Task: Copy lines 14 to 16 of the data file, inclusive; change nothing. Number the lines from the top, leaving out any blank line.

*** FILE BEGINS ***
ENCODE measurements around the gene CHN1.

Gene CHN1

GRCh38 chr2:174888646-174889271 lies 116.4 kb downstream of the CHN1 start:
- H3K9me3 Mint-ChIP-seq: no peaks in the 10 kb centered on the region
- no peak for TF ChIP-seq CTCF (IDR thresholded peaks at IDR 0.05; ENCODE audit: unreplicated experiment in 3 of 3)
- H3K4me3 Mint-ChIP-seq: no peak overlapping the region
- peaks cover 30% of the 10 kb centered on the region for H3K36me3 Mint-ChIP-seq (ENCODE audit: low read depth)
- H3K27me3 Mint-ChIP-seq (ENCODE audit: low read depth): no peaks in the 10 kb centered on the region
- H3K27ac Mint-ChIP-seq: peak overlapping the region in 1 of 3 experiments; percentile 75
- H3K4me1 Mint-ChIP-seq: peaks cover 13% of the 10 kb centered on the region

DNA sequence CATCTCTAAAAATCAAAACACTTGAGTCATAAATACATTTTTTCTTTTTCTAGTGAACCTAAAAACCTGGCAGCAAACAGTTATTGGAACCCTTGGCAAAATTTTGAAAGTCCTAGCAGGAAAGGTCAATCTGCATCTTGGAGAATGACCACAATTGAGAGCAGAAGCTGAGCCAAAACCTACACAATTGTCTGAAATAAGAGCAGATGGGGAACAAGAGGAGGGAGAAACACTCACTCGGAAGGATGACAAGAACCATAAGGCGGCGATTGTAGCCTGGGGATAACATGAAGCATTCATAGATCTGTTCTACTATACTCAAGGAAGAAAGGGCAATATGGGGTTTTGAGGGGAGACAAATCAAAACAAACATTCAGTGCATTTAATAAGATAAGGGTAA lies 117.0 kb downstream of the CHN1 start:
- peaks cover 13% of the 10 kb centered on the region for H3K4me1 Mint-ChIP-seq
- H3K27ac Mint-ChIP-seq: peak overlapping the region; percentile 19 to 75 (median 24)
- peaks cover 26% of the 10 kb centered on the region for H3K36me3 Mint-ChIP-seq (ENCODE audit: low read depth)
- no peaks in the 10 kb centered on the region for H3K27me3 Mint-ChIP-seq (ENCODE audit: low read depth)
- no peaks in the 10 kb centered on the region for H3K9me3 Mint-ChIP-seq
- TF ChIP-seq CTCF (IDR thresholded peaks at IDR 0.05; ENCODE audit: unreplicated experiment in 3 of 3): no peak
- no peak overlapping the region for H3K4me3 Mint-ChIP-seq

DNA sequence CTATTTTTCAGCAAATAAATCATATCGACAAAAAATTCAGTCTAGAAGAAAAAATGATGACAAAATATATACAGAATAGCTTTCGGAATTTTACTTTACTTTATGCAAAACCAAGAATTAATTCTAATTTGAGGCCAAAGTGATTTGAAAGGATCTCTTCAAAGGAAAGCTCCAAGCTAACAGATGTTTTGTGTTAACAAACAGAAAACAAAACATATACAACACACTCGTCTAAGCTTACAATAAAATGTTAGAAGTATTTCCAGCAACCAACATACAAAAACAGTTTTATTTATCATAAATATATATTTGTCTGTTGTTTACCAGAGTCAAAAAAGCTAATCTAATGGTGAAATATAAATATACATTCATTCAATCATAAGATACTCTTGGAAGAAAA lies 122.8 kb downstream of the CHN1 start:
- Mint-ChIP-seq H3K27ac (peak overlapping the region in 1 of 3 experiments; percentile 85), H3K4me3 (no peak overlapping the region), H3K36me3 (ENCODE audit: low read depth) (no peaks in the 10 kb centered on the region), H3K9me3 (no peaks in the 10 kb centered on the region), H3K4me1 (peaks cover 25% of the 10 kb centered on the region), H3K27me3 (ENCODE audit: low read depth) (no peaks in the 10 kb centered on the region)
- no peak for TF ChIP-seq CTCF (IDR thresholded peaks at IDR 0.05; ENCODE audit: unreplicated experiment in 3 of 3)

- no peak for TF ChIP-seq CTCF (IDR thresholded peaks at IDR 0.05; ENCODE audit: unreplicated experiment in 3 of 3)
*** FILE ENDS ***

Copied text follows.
- peaks cover 26% of the 10 kb centered on the region for H3K36me3 Mint-ChIP-seq (ENCODE audit: low read depth)
- no peaks in the 10 kb centered on the region for H3K27me3 Mint-ChIP-seq (ENCODE audit: low read depth)
- no peaks in the 10 kb centered on the region for H3K9me3 Mint-ChIP-seq